Effect of ionic liquid on the fluorescence of an intramolecular exciplex forming probe†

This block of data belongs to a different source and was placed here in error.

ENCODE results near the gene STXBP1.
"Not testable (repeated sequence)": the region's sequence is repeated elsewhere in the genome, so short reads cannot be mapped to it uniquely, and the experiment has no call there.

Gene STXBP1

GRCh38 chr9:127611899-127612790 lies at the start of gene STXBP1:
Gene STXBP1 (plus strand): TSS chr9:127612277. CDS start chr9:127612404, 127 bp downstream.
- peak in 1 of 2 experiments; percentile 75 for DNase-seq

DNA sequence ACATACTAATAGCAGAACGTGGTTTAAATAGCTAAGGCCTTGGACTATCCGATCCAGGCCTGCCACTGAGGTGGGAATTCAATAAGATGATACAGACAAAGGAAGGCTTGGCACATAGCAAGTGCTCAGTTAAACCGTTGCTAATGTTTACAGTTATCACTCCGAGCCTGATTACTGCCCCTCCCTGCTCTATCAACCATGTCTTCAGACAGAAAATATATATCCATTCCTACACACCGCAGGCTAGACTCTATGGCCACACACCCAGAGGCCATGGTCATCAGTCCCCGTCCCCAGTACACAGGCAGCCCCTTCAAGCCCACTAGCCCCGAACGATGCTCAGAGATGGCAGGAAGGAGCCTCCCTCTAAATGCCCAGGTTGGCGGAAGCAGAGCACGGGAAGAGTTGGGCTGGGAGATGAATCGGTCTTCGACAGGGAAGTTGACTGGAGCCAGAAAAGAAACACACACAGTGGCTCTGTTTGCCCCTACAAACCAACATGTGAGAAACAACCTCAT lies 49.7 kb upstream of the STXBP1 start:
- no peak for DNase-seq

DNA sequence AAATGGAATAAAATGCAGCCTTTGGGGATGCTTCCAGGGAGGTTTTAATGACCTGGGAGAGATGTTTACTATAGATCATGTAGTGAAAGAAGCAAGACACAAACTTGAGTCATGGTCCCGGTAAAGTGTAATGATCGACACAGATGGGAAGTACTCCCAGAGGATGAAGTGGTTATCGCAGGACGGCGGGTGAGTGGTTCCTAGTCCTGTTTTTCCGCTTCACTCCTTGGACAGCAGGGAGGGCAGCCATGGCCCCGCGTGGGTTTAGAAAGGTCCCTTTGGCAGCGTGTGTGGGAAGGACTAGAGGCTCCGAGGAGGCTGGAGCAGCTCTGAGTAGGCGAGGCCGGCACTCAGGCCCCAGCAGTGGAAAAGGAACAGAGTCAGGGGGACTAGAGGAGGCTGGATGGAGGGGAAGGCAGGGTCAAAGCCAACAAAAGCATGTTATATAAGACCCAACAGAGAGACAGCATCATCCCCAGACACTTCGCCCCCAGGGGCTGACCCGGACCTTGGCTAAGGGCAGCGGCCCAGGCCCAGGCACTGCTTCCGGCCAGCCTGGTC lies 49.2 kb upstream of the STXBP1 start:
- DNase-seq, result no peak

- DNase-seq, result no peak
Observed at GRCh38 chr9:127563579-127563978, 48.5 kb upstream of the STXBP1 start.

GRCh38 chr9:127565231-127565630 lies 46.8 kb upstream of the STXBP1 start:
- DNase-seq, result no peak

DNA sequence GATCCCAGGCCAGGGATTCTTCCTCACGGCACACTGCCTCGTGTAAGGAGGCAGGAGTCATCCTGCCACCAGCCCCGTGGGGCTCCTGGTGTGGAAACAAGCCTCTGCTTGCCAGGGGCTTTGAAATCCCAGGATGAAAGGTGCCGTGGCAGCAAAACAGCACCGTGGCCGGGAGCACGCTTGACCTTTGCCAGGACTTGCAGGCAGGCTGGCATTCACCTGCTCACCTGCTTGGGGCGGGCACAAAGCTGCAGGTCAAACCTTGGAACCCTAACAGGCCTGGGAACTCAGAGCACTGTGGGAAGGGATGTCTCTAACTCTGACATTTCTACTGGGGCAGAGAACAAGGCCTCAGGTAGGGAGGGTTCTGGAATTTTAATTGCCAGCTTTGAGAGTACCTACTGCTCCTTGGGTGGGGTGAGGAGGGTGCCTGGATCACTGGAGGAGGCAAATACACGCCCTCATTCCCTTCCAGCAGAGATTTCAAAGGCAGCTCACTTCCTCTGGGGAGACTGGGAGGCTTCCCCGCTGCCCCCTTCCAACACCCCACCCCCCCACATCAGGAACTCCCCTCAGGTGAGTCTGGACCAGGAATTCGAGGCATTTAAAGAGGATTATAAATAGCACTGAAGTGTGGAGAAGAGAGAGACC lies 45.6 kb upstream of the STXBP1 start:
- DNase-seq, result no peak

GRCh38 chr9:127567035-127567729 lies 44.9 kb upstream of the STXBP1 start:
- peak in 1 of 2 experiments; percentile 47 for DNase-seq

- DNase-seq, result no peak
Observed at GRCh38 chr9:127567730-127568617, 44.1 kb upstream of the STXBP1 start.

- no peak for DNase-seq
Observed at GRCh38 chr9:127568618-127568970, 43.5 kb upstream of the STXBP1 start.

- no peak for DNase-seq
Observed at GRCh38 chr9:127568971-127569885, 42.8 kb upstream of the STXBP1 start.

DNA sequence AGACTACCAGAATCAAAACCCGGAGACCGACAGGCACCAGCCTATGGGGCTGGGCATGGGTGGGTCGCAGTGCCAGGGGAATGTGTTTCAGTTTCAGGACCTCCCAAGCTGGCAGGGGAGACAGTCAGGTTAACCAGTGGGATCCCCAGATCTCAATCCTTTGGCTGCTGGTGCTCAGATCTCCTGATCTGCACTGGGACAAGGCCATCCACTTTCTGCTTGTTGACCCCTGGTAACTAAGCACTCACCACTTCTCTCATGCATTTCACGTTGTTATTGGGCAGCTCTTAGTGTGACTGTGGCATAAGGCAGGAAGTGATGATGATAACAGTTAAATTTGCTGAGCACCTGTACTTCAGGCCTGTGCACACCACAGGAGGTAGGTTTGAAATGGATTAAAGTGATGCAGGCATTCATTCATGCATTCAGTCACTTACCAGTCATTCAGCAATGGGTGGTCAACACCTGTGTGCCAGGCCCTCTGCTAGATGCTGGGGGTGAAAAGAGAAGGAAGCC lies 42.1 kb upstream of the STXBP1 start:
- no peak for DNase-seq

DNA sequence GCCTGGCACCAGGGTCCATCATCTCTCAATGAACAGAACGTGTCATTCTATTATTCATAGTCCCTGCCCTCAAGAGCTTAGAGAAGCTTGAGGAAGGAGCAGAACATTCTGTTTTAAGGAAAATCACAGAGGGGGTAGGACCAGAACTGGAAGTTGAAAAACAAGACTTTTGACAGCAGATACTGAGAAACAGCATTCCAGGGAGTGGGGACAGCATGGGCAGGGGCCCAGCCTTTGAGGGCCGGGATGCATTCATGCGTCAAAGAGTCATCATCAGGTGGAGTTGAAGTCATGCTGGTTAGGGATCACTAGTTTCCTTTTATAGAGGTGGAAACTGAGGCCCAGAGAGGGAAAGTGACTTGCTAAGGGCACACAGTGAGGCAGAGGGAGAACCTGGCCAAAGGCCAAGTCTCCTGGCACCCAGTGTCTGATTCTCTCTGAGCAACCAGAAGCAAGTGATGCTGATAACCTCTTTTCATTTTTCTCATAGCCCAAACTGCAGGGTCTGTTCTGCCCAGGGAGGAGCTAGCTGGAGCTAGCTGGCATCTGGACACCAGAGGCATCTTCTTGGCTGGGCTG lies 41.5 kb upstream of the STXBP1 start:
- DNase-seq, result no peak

The effects of ionic liquid addition on the spectroscopic properties of a pyrene-tryptophan-containing fluorescent intramolecular complex in polar-aprotic and polar-protic solvents, specifically, acetonitrile and ethanol, are assessed. Two ionic liquid sets, consisting of seven different ionic liquids, were explored; set 1 comprised three imidazolium-containing ionic liquids paired with different anions while set 2 consisted of varying cations, namely, imidazolium, pyrrolidinium, ammonium, and pyridinium, partnered with a common anion, bis(trifluoromethylsulfonyl)imide ([Tf2N−]). The results provided herein reveal that all ionic liquids explored behave as quenchers, however, the imidazolium-, pyrrolidinium-, and ammonium-containing ionic liquids selectively quenched the fluorescence from the exciplex while the monomer emission from pyrene was largely unaffected relative to exciplex emission. Conversely, the pyridinium ionic liquid, significantly quenched the fluorescence from both the pyrene monomer and the pyrene-tryptophan exciplex, as was expected. The observed quenching is demonstrated to originate from the cations of the ionic liquids and is, in general, more efficient for an imidazolium ionic liquid that contains an acidic proton in the C2 position. Stern–Volmer plots of the exciplex quenching demonstrate a complex quenching mechanism that does not appear to follow any conventional quenching models with the data best fit to an exponential equation. Furthermore, time-resolved fluorescence measurements reveal that the quenching is not dynamic in nature as the recovered decay times do not systematically decrease with increasing ionic liquid concentration, suggesting a possible static quenching mechanism. Thus, the formation of a “dark” ensemble is proposed, in which the ionic liquid cations complex with or crowd around the exciplex, quenching the intramolecular energy transfer.